I hope I will do well and make a difference in people's lives.

    Jenn
  7. by   apaisRN
    The only reason I'd tell someone not to be an LPN is that you get screwed in terms of pay. The LPNs at my hospital do the same work as RNs, minus pushing meds and spiking blood, and make a pitiful amount. I can't see doing it as any more than a stepping stone, when you can go back for a year and make so much more.

    I was lucky my family could finance my BSN. If you can manage that first, it's great to have the darn degree and be done.
  8. by   jenac
    Quote from esselmulen
    A good nurse is a good nurse no matter what her/his title.
    Beautifully said!
  9. by   lpnger
    congratulations,you go for it , lpns are real nurses .....
  10. by   apaisRN
    Quote from military girl
    Many people think that LPNs are "Lower Paid Nurses" and at the time when I was a LPN that statement really hurt.
    Just wanted to say - from me, at least, it isn't meant to hurt. It's kind of a sarcastic comment on the fact that LPNs do work hard, have extensive knowledge, and don't get paid adequately for it. While I think LPNs are exploited, at least in my hospital, I know many who are superb nurses and taught me well.

    In fact, when I started on a general surg floor as a new grad (BSN) I also started with a new ADN grad and a new LPN, both of whom came from the same 1+1 program. I'd never seen an NG, and these girls had had clinical experience in which they got to be charge of the unit! The LPN was several steps ahead of me in terms of being ready to work the floor. I was supposed to be her "resource," I guess that means supervising RN, but what that meant was we had our own assigments and I pushed her morphine and zofran, of which there was a lot on a surgical floor. Sometimes I was even assigned to be "resource" for an LPN who'd been there twenty years. It was hilarious - I was asking her to show me how to flush a Foley and I was supposed to be supervising her.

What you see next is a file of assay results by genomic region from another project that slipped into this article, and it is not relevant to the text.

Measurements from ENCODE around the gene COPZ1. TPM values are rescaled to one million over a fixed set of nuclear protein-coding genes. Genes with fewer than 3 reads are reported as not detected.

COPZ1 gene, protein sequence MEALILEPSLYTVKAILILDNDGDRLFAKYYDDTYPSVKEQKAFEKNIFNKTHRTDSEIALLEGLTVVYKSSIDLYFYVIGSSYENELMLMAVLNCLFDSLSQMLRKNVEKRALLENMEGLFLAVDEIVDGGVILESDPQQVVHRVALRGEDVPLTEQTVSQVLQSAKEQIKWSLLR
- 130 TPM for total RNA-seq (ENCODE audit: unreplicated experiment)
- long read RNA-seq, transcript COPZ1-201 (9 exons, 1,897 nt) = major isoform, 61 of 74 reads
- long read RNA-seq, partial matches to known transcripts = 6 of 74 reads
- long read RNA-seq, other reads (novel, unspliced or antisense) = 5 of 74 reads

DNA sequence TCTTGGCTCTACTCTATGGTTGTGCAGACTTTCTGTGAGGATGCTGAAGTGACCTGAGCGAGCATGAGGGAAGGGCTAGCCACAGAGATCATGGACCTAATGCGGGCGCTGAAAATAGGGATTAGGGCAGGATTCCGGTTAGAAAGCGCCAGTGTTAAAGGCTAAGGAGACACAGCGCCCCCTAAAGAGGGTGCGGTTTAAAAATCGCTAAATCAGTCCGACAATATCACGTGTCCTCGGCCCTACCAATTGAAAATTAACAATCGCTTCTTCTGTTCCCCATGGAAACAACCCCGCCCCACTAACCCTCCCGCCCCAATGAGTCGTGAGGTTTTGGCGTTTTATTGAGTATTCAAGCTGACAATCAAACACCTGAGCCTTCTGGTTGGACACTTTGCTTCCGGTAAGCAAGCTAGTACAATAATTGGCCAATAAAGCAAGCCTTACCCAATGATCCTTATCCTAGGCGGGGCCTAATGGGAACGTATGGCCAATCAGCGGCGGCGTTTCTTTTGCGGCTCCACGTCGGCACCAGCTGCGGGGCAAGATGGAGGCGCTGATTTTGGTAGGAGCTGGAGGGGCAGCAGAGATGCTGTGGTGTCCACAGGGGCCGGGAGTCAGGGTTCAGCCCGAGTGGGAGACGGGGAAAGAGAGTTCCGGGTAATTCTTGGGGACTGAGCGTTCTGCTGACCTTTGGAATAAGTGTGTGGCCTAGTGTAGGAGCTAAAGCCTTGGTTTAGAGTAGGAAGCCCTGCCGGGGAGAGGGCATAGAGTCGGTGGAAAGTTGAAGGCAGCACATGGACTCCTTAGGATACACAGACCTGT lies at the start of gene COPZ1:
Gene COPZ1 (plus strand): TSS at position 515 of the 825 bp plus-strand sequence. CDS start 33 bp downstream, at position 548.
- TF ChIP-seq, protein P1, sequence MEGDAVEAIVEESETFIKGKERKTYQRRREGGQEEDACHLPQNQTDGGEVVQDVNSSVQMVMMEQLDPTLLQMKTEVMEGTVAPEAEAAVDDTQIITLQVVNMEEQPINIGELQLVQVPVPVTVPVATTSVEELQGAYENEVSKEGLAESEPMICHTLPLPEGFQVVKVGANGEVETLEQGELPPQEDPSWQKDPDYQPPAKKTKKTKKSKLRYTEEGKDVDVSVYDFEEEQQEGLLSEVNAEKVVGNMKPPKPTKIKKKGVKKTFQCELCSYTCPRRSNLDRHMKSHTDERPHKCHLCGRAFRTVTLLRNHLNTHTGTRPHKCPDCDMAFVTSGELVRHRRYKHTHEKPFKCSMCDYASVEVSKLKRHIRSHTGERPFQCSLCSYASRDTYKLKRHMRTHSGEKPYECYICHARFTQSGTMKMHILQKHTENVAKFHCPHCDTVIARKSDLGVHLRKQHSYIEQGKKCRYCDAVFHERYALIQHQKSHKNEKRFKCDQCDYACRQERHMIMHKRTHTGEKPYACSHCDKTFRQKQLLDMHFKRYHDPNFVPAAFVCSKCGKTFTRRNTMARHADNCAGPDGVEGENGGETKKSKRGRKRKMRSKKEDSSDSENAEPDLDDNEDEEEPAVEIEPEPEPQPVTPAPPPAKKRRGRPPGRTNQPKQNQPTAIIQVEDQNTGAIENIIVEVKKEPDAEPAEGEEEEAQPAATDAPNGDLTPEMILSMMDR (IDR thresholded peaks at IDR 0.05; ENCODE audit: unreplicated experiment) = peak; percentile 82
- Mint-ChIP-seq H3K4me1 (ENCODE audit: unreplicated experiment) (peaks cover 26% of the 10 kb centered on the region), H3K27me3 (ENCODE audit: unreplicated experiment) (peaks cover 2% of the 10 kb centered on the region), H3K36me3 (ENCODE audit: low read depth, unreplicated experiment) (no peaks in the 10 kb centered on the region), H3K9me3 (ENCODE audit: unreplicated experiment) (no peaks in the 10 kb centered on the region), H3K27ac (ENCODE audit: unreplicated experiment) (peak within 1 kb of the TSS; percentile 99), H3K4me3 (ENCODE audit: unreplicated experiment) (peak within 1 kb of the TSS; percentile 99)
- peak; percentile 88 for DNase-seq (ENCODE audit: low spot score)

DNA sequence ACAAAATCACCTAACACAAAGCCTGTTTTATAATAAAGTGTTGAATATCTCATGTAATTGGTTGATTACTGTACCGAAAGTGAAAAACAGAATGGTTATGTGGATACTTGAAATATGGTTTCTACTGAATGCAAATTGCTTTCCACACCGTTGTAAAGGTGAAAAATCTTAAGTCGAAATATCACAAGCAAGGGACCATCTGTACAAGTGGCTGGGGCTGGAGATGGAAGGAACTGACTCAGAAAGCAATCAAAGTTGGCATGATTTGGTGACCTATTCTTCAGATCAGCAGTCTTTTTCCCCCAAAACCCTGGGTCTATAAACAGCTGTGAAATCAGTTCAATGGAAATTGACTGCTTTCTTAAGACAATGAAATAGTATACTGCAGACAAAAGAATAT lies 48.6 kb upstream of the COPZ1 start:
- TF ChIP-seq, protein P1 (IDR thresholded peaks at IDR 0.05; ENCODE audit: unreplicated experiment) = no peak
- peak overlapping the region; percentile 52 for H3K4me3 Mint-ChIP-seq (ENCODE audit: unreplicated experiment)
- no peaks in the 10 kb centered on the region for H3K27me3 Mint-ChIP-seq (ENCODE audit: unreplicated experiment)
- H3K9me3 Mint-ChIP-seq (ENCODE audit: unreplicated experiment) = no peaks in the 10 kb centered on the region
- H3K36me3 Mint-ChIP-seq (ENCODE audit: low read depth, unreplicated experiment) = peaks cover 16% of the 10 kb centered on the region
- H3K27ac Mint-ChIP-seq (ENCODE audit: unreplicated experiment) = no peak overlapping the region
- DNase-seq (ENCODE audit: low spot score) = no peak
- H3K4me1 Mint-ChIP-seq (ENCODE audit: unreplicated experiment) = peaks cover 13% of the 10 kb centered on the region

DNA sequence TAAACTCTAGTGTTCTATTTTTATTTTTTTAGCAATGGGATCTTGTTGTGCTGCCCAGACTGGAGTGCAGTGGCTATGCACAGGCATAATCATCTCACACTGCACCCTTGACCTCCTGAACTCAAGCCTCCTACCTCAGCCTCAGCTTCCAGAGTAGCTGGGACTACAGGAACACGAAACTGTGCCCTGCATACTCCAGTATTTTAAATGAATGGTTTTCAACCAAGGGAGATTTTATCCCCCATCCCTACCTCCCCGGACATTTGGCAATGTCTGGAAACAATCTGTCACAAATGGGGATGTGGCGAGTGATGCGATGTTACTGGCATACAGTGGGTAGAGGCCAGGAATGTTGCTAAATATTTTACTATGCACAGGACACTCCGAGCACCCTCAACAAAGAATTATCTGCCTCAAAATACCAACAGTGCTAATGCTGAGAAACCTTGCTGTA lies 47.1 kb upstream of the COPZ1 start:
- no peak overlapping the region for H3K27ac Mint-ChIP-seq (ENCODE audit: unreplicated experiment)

11. by   Nurse Berta
    I was an LPN for 10 years before I eventually got an ADN, BSN, MSN. I really learned how to be a nurse in LPN training. I was really proud to be an LPN. Eventually, I taught in an LPN program. I chose that over the AD or BSN programs to teach in, because in my heart, I will always be an LPN. Be proud of who you are. Stand up for your profession! YOU ARE A NURSE!
  12. by   opalmRN
    Quote from justjenn
    But, when I tell them it is for LPN, they all get this look on their face, like disappointment. I am finding out that most people do not think of LPN's as real nurses. Jenn
    It never ceases to amaze me how may people run into this ATTITUDE.

    If you were to say you wanted to teach elementary school would they say you were not a real teacher because you were not teaching at the college level? Of course not but it seems that some folks have this misconception about the responsibilities of LPNs

    If LPNs are not (in their minds) real nurses, what does the "N" in LPN stand for? Naughty or Nice? NOT!

    Thank these folks for their opinions but don't let THEIR'S become YOURS!
  13. by   Autumndove
    Hi all,

    I agree there is a real lack of information about LPNs and their role in nursing. I'm a first year nursing student for the ADN degree and so far in my nurse 1 & 2 classes, they've yet to talk about LPNs. What drew me to this site was when we got a test question on what to do when a Physician wants to give an order over the phone and the LPN answered. The possible answers to choose from were a) get the nurse b) tell the physician to call back later c) take the order and repeat the order to verify you have the information down correct. I chose (c) but I'm thinking I got this wrong, since in the text books, it says to get the RN.

    My whole confusion on this topic was that I thought LPNs were nurses and I didn't really see anything wrong with them taking an order over the phone as long as it was taken correctly. I was also fustrated to see that in my nursing text book there really wasn't much of a mention about LPNs and their roles and responsibilities.

    -Autumn